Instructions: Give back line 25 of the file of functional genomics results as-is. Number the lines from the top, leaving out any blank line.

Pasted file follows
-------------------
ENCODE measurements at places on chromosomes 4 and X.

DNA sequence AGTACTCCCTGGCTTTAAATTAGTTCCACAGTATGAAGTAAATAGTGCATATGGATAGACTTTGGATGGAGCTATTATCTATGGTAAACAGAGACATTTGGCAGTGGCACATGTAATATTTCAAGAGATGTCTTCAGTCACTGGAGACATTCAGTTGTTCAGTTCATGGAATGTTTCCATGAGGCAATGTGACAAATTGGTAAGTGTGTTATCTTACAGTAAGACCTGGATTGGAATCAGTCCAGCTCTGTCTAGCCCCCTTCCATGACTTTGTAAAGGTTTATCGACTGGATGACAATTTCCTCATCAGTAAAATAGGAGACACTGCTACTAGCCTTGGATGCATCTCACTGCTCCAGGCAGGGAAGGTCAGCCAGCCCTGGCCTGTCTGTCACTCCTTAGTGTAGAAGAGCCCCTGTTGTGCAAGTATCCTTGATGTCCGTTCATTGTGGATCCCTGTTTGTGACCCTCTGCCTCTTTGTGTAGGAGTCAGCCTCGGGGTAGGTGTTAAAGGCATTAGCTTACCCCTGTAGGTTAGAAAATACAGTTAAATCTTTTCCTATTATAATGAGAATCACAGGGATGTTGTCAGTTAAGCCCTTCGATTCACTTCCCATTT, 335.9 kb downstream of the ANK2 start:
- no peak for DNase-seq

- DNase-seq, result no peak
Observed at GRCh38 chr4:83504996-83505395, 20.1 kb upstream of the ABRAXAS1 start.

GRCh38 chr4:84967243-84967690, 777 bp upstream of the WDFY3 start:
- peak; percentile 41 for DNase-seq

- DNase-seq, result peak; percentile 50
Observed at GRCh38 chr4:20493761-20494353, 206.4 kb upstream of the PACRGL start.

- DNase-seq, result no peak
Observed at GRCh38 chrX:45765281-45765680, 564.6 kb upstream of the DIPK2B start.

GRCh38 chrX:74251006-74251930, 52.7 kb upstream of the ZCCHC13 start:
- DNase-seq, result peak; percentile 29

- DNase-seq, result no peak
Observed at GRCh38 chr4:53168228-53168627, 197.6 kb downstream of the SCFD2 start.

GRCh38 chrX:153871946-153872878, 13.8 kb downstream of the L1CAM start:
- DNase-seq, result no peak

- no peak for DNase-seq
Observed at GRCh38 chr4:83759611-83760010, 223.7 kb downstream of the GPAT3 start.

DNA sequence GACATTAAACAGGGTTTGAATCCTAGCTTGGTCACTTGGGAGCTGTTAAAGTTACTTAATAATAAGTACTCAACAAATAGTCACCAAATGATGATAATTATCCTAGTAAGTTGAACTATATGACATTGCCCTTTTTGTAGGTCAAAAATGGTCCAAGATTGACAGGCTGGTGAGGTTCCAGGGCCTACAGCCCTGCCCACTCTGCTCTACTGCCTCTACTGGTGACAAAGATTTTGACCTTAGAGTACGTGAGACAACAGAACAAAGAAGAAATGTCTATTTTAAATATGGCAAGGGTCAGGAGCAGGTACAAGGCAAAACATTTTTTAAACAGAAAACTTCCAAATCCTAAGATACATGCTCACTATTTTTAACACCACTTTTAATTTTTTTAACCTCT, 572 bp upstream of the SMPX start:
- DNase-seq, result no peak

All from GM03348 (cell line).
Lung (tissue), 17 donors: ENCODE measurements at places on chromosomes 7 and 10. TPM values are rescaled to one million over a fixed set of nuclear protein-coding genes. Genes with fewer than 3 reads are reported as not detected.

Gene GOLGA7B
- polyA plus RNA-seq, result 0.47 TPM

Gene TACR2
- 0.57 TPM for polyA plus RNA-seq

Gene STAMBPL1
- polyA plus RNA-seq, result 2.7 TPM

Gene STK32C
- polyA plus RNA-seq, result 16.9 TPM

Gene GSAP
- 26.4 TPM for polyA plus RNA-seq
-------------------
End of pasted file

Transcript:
- polyA plus RNA-seq, result 0.47 TPM